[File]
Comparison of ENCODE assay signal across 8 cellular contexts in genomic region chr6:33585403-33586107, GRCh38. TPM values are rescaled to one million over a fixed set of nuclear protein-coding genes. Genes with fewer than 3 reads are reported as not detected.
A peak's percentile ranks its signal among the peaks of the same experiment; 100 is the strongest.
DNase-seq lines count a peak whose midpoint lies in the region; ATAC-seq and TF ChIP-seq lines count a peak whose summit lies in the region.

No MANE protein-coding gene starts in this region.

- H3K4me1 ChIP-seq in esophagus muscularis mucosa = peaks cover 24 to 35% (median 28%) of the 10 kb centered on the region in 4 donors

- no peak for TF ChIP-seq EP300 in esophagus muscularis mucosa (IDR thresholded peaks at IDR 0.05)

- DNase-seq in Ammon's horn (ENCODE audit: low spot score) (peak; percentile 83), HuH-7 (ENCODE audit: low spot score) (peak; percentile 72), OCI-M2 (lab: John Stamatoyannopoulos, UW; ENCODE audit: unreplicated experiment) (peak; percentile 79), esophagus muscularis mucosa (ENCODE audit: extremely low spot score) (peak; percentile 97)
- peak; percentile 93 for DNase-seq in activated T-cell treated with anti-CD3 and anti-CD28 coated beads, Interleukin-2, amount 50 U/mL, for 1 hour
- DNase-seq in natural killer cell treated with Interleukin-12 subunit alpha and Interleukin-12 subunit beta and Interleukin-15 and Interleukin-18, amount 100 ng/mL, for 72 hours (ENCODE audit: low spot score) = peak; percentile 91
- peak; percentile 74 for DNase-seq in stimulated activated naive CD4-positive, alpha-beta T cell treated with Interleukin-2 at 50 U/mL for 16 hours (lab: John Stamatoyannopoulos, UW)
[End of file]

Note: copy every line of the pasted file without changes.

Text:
Comparison of ENCODE assay signal across 8 cellular contexts in genomic region chr6:33585403-33586107, GRCh38. TPM values are rescaled to one million over a fixed set of nuclear protein-coding genes. Genes with fewer than 3 reads are reported as not detected.
A peak's percentile ranks its signal among the peaks of the same experiment; 100 is the strongest.
DNase-seq lines count a peak whose midpoint lies in the region; ATAC-seq and TF ChIP-seq lines count a peak whose summit lies in the region.

No MANE protein-coding gene starts in this region.

- H3K4me1 ChIP-seq in esophagus muscularis mucosa = peaks cover 24 to 35% (median 28%) of the 10 kb centered on the region in 4 donors

- no peak for TF ChIP-seq EP300 in esophagus muscularis mucosa (IDR thresholded peaks at IDR 0.05)

- DNase-seq in Ammon's horn (ENCODE audit: low spot score) (peak; percentile 83), HuH-7 (ENCODE audit: low spot score) (peak; percentile 72), OCI-M2 (lab: John Stamatoyannopoulos, UW; ENCODE audit: unreplicated experiment) (peak; percentile 79), esophagus muscularis mucosa (ENCODE audit: extremely low spot score) (peak; percentile 97)
- peak; percentile 93 for DNase-seq in activated T-cell treated with anti-CD3 and anti-CD28 coated beads, Interleukin-2, amount 50 U/mL, for 1 hour
- DNase-seq in natural killer cell treated with Interleukin-12 subunit alpha and Interleukin-12 subunit beta and Interleukin-15 and Interleukin-18, amount 100 ng/mL, for 72 hours (ENCODE audit: low spot score) = peak; percentile 91
- peak; percentile 74 for DNase-seq in stimulated activated naive CD4-positive, alpha-beta T cell treated with Interleukin-2 at 50 U/mL for 16 hours (lab: John Stamatoyannopoulos, UW)